What will you be doing?
Two conflicting needs are constantly rising to prominence in modern societies. On one hand, information sharing and collaboration is necessary to harness the full potential of today’s data analysis algorithms, with companies and public authorities alike striving for increased cooperation. On the other hand, privacy and confidentiality constraints are also becoming more and more prominent, with stringent regulation on citizens’ privacy (think, for instance, of the European GDPR), and with raising awareness on the risks and possible misuses of owning massive data sets. Moreover, data analysis algorithms are becoming so sophisticated that they are often able to extract sensitive information even if standard anonymization techniques are used.
Cryptography can play an important role in harmonizing these two conflicting needs. In particular, a set of advanced cryptographic tools known as Secure Multi-Party Computation, often shortened to MPC, directly tackles the issue of obtaining valuable information from private inputs. More precisely, assume that two or more parties hold private input, and that they wish to jointly evaluate a function on these inputs: MPC allows them to cooperate and to obtain the function output, while nobody will learn anything more than his/her own private input and the output of the function. Thus valuable knowledge is extracted from the input data, which remains nonetheless private.
While the concept of MPC dates back from the 1980s, MPC protocols have long suffered from high complexity, and only in the last decade of so they have become efficient enough to be implemented as proof-of-concepts and pilots. TNO is developing MPC-based protocols and software with the goal of enabling data analysis in a privacy-preserving ways in several areas of great importance for our society: notable examples include joint analysis of medical data, privacy-aware study of financial transactions to detect fraud and money laundering, judiciary investigations that protect the privacy of citizens, and tools for cooperative cyber-threat intelligence.
An example of MPC techniques with high potential impact on society is given by secure graph algorithms. Graphs are very widely-used models; think, for instance, of financial transaction networks, where nodes represent bank accounts and edges represent wire transfers; or of communication/IT networks, where nodes represents clients and servers and edges represent connections between the different machines. Graph algorithms such as max-flow, shortest path and PageRank play an important role in these domains since they can help with detecting fraudulent transactions and money laundering in financial transaction networks, and with optimizing routing or tracking malicious traffic in IT networks. However, these types of networks are typically divided among several banks or providers and no single entity alone knows what the complete network looks like. Thus again, the two striving needs arise in these domains: on one hand, the need to apply graph algorithms on complete transactions or IT networks, which requires cooperation between the different banks or providers; and on the other hand, the need to preserve the highly commercially- and privacy-sensitive knowledge of these networks, which hinders information exchange. MPC offers the possibility to apply advanced graph algorithms in these domains, while keeping the sensitive data of each party private.
What do we require of you?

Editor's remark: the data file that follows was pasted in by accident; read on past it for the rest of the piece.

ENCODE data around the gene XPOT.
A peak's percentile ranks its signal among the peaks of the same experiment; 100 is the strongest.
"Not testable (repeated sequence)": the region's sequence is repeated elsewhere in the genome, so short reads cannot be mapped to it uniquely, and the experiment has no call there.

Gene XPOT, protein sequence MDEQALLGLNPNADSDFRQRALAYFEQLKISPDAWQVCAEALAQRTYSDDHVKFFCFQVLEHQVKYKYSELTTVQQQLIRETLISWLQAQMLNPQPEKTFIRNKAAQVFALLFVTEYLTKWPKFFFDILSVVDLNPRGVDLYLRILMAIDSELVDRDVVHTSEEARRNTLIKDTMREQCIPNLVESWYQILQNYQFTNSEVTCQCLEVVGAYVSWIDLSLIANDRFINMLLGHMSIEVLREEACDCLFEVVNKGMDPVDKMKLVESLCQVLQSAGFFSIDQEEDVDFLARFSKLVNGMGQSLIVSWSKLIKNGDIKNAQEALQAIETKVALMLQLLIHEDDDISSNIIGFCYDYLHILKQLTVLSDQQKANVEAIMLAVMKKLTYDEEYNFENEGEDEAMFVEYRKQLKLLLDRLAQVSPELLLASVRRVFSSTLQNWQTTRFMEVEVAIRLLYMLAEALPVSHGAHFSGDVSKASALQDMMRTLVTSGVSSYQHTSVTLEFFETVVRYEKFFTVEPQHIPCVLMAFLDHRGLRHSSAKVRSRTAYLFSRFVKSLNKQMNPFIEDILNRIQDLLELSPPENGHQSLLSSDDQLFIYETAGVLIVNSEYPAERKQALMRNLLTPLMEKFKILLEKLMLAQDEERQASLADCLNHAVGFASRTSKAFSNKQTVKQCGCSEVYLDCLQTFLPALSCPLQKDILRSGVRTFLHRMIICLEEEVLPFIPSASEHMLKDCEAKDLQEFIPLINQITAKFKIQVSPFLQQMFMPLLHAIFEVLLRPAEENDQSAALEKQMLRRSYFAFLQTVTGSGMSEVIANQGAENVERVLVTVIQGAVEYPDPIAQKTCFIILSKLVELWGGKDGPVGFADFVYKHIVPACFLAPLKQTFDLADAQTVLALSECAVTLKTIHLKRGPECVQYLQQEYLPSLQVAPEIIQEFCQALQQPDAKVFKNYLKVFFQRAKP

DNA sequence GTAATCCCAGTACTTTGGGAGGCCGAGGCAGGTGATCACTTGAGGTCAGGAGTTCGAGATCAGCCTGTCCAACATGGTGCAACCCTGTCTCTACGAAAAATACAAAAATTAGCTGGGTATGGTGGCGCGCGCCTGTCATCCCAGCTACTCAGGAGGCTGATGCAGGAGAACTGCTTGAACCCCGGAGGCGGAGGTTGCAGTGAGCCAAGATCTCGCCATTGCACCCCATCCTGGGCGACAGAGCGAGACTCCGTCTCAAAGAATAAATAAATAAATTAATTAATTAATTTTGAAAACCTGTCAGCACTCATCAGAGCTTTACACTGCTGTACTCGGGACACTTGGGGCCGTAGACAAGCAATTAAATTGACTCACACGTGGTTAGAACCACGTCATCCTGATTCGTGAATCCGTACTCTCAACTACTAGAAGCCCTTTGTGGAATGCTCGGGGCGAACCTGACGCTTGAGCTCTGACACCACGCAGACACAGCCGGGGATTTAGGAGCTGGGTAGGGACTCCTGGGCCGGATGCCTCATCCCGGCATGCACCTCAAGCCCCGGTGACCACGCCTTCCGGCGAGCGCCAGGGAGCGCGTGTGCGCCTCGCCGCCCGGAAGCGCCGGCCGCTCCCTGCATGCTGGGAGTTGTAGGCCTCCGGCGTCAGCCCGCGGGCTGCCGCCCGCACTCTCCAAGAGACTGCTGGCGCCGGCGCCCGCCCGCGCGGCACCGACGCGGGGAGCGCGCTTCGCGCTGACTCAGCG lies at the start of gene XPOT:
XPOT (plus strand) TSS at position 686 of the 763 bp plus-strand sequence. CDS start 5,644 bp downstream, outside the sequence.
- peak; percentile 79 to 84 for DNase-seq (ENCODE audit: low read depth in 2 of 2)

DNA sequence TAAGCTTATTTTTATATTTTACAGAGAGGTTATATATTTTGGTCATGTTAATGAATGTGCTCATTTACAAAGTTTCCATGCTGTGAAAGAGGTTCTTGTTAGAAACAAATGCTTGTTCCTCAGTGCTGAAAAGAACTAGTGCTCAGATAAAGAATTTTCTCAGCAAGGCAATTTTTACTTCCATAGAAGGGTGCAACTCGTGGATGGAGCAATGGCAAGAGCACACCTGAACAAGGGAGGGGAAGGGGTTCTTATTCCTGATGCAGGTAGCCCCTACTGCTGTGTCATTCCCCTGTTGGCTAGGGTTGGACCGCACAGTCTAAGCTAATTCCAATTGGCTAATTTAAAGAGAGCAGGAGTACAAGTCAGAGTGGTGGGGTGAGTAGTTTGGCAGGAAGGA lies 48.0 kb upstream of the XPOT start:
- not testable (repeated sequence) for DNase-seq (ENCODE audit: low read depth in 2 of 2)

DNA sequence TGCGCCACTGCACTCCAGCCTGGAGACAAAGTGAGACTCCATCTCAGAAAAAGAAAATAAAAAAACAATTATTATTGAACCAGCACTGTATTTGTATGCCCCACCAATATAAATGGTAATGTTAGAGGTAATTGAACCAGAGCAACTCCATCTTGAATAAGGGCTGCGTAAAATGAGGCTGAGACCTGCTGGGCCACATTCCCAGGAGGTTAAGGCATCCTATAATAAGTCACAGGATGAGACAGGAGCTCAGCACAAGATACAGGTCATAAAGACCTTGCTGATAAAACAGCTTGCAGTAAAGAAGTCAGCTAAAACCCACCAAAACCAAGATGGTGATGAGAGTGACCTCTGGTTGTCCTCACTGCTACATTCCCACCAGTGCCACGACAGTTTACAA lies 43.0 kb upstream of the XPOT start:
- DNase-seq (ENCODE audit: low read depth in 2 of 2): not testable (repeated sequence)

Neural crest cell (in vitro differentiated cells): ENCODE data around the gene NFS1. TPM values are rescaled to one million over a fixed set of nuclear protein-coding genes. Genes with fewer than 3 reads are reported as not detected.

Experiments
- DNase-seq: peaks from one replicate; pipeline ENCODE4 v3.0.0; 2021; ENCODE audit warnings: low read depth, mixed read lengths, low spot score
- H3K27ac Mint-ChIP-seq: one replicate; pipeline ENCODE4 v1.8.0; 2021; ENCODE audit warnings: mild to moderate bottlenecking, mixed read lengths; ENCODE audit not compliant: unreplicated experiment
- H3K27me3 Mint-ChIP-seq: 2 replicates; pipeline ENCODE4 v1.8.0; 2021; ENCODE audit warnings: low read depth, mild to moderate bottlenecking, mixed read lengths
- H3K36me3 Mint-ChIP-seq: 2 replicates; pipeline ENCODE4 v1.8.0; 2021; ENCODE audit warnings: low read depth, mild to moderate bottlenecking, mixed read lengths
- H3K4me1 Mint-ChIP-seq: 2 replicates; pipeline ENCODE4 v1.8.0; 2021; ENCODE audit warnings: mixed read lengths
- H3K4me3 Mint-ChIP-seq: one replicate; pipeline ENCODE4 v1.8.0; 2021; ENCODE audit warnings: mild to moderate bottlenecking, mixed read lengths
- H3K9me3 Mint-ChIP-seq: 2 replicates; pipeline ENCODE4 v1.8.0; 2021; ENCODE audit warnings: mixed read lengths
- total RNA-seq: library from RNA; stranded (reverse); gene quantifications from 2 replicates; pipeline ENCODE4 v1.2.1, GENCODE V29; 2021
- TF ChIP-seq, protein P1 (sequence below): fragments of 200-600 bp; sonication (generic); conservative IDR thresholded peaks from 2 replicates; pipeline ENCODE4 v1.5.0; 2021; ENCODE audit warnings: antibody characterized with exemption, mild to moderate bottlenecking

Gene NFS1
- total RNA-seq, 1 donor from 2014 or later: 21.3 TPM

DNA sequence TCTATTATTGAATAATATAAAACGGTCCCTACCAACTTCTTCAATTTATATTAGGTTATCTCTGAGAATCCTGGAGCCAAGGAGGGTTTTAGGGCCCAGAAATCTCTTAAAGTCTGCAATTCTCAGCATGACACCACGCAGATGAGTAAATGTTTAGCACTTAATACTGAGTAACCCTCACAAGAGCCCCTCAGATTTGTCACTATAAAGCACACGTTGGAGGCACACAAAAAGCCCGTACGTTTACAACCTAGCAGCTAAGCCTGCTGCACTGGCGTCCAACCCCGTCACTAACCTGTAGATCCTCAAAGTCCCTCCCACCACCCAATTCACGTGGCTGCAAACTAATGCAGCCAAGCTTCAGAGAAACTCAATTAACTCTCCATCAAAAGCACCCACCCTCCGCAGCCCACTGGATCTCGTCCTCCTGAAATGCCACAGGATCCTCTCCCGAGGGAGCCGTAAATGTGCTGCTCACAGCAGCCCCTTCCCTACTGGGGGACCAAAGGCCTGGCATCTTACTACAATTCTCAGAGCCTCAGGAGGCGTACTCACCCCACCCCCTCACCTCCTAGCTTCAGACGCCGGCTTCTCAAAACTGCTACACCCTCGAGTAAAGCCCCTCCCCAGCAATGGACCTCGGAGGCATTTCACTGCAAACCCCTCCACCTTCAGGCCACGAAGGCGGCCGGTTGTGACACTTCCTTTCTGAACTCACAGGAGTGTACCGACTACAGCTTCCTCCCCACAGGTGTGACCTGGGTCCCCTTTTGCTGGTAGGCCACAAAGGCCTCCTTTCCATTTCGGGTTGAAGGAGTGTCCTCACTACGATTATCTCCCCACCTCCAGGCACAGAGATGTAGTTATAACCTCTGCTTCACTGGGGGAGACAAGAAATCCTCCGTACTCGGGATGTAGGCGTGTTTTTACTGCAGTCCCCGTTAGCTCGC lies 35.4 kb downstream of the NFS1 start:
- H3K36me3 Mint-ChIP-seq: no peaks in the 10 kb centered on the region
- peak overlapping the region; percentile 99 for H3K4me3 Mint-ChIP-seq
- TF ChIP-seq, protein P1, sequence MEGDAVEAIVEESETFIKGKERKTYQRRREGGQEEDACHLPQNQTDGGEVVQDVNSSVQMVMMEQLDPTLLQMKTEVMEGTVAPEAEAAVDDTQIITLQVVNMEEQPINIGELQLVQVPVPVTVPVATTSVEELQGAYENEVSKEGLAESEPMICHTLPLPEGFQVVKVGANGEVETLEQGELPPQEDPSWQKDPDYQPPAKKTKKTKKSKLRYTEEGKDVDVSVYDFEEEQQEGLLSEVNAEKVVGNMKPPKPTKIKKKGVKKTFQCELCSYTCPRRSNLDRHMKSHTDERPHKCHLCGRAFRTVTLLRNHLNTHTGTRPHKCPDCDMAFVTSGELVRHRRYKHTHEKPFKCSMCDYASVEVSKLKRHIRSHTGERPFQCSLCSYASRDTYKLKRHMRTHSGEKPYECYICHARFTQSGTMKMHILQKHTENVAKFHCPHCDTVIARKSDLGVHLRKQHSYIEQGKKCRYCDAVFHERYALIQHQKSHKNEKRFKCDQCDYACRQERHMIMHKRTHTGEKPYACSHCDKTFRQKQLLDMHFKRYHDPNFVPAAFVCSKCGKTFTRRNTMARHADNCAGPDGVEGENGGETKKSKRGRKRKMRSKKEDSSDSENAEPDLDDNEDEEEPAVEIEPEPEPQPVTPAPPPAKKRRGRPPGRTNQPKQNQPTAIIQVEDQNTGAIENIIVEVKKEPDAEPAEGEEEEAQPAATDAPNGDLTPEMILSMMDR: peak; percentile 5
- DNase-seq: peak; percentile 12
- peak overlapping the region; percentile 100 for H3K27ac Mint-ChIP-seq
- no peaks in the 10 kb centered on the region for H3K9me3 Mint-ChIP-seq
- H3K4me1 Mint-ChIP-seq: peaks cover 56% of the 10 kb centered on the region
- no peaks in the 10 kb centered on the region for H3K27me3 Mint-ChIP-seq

- A master's student in the last phase of his Master in Computer Science.
- A strong background in either Cryptology or Graph Theory.
- Affinity with programming (Python in particular).
Together with our experts of the Cyber Security and Robustness department, you will actively contribute to the development of secure graph algorithms. Various aspects of this domain can be explored, also depending on your skills and preferences: for instance, you could be working on the conceptual development of secure graph algorithms, devising solutions that satisfy the security needs of customers while also having high efficiency; or you could focus on the implementation side, familiarizing with existing MPC software frameworks, analysing which one is better suited for the problem, and implementing proof-of-concepts.
What can you expect of your work situation?
During your time at TNO, you will be working with friendly and highly-motivated experts. The Department of Cyber Security and Robustness employs about forty-five professionals who combine a background in quantitative methods and modelling with knowledge of telecommunications, IT, and security. With our combined knowledge, we are able to predict, improve, and secure the IT services of our customers. Our ambition to be among the leading European positions in the associated research community is reflected in active participation in several national and international research programs. Of course, this hard effort is alternated with participation in coffee breaks, lunch-eating during outdoor walks, and monthly drinks with colleagues from other departments.
What can TNO offer you?
You want to work on the precursor of your career; a work placement gives you an opportunity to take a good look at your prospective future employer. TNO goes a step further. It’s not just looking that interests us; you and your knowledge are essential to our innovation. That’s why we attach a great deal of value to your personal and professional development. You will, of course, be properly supervised during your work placement and be given the scope for you to get the best out of yourself. Naturally, we provide suitable work placement compensation.
Has this vacancy sparked your interest?
Then please feel free to apply on this vacancy! For further questions don’t hesitate to contact us.
Note that applications via email and third party applications are not taken into consideration.
Contact: Gabriele Spini
Phone number: +31 (0)6-152 15043